Four kids, Peter, Susan, Edmund, and Lucy, are returning to boarding school when something stange happens. They are summoned from the dreary train station to return to the land of Narnia. Narnia is the land where they had ruled as kings and queens and where they were desperately needed.
I think that this book is a great book for all ages. If you like adventure books then you will love this book. Exciting things happen all the time and the book makes you keep guessing about what's going to happen next. I have only read 3 books by C.S. Lewis, but I know I'll be reading many more.
C.S. Lewis, the author of this book, wrote a seven book series, and Prince Of Caspian is one of the books. Everyone of his books enter you into enchanted world where anything is possible to happen. That's one of the reasons why I liked this book.
4 of 4 people found the following review helpful
on November 1, 2005
I will confess, first off, that while I read this book (as part of the entire series) as a child, I did not recall the story line, or any part of it. I will also confess that it did not strike me as exciting as the 1st book (The Lion, the Witch, and the Wardrobe, for us.) But, while this book was not as exciting for me, it kept my 10 year old son constantly eager for "one more chapter."
In the book, when the children (from The Lion...) are whisked away to Narnia, very quickly they meet someone who begins to set the stage for the adventure they are about to have by explaining some things that have happened since they have been gone. I was quite ready to get on with the children's adventures well before the explanation was finished.
I am not saying that you did not need the background information, or that it was written in a manner that would bore a person; I'm saying that I was eager to see what would become of the children I was familiar with and who had just barely been reintroduced when the explaining begins.
I believe Lewis started on the train station to better tie in this book with the last--right away he starts with characters you've come to know and, hopefully, love--but that is where he traps himself. Having started you off on their story, he breaks for half the book to tell you another boy's story.
(My daughter just told me now that Lewis used the train platform to set up a theme of being drawn in--and that Lewis always felt that you saw things only from the "magician's perspective," and not from the perspective of those whom the magic was done on or to.)
At any rate, by the time the explaining is done, you are not only eager to be on with the adventure to find out what happens to our four famous heroes, but also because you want to know how the new boy makes out. (Only, now, you will have to wait a while to find out what happens to him. This reminds me of The Two Towers--how you have to wait half the book to find out what happens to Frodo and Sam and then read the other half about them while left hanging about the rest of the party--and I wonder what it is about second books in a fantasy series.)
What I loved most about this book was what transpired when Lucy first thinks she sees Aslan. From there until the children are reunited with him, there is something in the way the children interact with each other, and in the way they behave, which shows that these characters are growing and changing through their experience, and it adds depth to some of them and a realness to others. I found myself even more interested in their well being after this section of the book.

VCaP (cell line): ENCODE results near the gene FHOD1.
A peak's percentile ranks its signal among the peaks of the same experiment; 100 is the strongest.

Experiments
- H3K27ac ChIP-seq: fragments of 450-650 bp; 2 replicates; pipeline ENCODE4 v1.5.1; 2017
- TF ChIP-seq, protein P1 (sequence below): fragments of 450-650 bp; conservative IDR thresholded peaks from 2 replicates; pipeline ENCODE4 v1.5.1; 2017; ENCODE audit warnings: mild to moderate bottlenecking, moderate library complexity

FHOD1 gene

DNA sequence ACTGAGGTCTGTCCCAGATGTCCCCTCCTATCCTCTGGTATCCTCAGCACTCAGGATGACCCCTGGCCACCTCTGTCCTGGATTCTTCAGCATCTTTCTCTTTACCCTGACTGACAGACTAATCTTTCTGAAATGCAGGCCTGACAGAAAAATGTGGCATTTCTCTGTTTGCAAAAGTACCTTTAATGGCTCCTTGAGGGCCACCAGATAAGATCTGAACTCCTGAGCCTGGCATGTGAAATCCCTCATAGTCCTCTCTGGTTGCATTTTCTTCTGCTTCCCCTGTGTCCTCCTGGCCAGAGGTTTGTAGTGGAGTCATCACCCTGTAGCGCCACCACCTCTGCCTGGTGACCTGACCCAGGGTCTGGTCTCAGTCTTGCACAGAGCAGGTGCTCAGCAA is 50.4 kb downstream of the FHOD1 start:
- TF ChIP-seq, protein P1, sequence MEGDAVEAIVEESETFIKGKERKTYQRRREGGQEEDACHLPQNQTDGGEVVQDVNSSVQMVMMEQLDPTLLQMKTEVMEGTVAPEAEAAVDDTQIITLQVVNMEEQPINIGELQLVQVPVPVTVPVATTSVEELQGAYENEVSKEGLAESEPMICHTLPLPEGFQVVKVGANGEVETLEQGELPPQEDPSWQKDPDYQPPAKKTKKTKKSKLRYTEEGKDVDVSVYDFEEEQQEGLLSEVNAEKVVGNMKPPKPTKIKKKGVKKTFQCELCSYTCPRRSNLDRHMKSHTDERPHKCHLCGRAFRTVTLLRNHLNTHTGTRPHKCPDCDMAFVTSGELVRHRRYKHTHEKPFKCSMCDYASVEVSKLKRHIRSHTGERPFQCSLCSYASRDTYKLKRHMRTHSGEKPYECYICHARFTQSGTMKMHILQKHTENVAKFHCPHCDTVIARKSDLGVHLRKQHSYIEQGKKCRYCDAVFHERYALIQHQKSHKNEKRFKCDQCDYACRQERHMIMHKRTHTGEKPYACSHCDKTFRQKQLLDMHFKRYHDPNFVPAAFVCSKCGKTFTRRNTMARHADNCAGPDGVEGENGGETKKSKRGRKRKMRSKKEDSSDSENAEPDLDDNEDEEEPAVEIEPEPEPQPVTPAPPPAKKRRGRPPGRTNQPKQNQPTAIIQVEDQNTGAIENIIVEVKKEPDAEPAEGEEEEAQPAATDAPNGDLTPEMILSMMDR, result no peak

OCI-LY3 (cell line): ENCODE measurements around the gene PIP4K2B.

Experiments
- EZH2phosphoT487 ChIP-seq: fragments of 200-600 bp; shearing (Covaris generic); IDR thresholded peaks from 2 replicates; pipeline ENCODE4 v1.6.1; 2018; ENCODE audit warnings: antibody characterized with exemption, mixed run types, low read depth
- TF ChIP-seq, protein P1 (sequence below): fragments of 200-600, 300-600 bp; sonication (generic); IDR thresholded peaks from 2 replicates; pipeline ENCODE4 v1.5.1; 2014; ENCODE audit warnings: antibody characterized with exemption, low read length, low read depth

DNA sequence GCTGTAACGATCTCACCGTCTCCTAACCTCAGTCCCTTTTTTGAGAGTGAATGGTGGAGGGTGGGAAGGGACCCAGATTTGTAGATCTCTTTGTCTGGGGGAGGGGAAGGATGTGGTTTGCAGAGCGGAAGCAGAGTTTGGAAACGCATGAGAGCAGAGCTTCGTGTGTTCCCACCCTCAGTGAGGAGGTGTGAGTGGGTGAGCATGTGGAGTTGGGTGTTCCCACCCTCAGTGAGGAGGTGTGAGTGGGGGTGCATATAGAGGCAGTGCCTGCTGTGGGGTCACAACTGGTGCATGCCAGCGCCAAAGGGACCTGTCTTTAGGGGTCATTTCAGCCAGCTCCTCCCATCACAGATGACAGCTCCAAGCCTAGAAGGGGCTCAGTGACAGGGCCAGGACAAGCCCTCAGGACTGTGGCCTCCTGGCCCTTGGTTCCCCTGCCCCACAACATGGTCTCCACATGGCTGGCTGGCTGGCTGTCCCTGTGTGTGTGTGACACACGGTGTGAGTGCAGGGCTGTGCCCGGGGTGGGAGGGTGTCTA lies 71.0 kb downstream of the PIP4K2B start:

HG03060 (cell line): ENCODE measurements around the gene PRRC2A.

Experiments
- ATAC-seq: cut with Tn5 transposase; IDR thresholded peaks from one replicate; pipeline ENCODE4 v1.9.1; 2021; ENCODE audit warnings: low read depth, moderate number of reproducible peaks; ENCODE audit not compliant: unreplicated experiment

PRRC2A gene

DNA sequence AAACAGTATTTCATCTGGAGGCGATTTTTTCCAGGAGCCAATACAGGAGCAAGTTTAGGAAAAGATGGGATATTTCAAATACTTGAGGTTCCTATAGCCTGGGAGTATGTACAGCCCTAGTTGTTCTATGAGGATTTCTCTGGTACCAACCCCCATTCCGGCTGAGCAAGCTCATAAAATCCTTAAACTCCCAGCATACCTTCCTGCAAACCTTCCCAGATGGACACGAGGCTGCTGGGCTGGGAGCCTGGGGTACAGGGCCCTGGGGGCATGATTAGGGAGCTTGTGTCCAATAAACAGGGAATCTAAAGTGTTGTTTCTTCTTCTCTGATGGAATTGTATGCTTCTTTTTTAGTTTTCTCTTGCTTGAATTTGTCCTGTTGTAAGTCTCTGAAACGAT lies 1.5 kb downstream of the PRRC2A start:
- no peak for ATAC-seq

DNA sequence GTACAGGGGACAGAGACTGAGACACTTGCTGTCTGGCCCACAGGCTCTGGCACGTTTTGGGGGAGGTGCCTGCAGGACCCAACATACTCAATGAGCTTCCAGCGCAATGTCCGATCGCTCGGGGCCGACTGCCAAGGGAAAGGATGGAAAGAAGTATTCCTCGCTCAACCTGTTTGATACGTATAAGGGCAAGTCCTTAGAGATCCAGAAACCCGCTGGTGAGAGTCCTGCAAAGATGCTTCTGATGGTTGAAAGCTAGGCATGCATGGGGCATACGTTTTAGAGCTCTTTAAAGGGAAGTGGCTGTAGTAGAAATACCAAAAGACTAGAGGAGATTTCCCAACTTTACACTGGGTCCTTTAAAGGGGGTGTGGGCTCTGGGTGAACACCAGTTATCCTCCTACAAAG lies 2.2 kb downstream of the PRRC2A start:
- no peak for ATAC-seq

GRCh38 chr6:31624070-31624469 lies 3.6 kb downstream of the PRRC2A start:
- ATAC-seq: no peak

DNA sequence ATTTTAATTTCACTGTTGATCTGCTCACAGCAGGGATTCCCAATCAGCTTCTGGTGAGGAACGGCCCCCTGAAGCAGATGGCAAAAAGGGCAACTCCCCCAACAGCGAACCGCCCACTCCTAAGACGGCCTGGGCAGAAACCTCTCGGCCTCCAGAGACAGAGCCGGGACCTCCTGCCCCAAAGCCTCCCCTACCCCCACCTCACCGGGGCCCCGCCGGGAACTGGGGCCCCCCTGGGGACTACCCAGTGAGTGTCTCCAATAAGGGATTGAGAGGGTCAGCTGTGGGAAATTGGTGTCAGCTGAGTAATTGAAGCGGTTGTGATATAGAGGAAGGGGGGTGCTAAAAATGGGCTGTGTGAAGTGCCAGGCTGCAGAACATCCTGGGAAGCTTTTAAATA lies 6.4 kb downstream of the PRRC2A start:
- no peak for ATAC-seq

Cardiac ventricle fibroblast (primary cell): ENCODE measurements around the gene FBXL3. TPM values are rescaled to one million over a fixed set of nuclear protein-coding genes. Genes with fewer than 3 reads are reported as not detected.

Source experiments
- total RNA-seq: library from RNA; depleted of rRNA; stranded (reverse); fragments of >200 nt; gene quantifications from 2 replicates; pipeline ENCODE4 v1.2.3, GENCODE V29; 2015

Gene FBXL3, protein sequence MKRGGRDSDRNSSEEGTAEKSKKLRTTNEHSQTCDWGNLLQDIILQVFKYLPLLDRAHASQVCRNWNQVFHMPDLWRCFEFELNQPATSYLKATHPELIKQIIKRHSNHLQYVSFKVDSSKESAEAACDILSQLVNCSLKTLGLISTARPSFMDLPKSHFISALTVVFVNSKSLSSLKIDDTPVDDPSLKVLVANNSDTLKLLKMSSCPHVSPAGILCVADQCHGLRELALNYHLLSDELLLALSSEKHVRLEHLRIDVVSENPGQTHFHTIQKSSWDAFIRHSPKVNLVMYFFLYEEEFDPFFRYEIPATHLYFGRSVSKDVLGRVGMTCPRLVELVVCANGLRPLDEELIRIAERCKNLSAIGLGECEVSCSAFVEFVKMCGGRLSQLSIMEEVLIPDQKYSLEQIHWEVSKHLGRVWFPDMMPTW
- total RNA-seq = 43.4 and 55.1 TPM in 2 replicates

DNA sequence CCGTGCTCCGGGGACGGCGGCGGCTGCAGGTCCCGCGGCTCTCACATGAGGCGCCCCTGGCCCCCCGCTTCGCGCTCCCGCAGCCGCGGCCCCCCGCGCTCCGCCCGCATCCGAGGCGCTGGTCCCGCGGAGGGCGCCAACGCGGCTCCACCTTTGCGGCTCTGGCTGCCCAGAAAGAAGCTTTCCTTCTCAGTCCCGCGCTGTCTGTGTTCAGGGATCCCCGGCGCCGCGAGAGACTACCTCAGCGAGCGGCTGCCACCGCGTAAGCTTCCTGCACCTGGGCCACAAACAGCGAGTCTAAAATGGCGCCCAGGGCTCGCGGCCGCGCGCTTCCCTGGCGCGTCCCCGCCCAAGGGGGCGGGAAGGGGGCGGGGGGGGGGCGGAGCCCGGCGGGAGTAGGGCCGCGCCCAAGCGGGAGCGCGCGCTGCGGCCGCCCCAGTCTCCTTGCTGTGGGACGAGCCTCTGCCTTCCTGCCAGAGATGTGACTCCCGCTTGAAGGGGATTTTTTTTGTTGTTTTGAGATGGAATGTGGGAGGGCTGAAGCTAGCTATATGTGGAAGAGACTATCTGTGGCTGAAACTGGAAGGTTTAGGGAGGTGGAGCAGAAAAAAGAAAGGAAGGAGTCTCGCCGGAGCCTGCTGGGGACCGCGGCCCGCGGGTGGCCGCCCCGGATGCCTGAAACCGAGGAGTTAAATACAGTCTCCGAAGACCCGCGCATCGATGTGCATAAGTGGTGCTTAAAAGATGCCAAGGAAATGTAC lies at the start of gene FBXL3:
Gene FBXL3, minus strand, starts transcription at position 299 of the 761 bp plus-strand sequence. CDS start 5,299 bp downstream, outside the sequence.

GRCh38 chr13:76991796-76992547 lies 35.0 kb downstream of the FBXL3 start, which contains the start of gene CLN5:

Lastly, we get to find out what happens to the other boy while finishing the tale of our four heroes. There is battle, the odds are not good, and everyone must play their part if good is to conquer evil again in Narnia.
My son really enjoyed the fighting part, as most boys his age do, and he would always beg for one more chapter when we were done readying. If I said no, being forbidden to read ahead, he would pick up the book and read through the chapter titles and stare at the picture and review the story in his head (up to where we were) and try to imagine what comes next.
And there you have it. While I did not like it as much as the first (The Lion...) book, I did enjoy a certain part a great deal. Meanwhile, the intended audience, my ten year old son, was "spell-bound," so I have chosen to give the book 5 stars. Perhaps it is only a 4 1/2, but I cannot go as low as 4 stars, so 5 stars it is.
3 of 3 people found the following review helpful
Imagine if you once saved a magical other world... only to return later and find that centuries had passed, and everything had changed.
Well, since the movie adaptation of "Prince Caspian" is about to come out, it seems appropriate to revisit C.S. Lewis's classic novel, the sequel to his even more classic "The Lion, The Witch and the Wardrobe." While it has some drippily allegorical moments near the end, Lewis does a pretty good job with what must have been a difficult sequel.
When his aunt gives birth to a baby boy, young Prince Caspian finds himself on the run from his usurping uncle Miraz -- and in the hands of Narnia's secret army of dwarves, centaurs, talking animals and nature spirits. Soon Caspian has an army backing his claim to the throne, but in a moment of desperation, he is forced to blow the magic horn of the legendary Queen Susan -- and subsequently pulls the Pevensies back into Narnia.
But while only a year has passed on Earth, centuries have passed in Narnia, and the kids find that it's no longer the place they left -- they and Aslan are distant memories, and their castle lies in ruins. And as they are led by a very skeptical dwarf to help Caspian, Lucy keeps glimpsing Aslan along the way -- a sign that things are about to change drastically in Narnia, both for the human and magical inhabitants...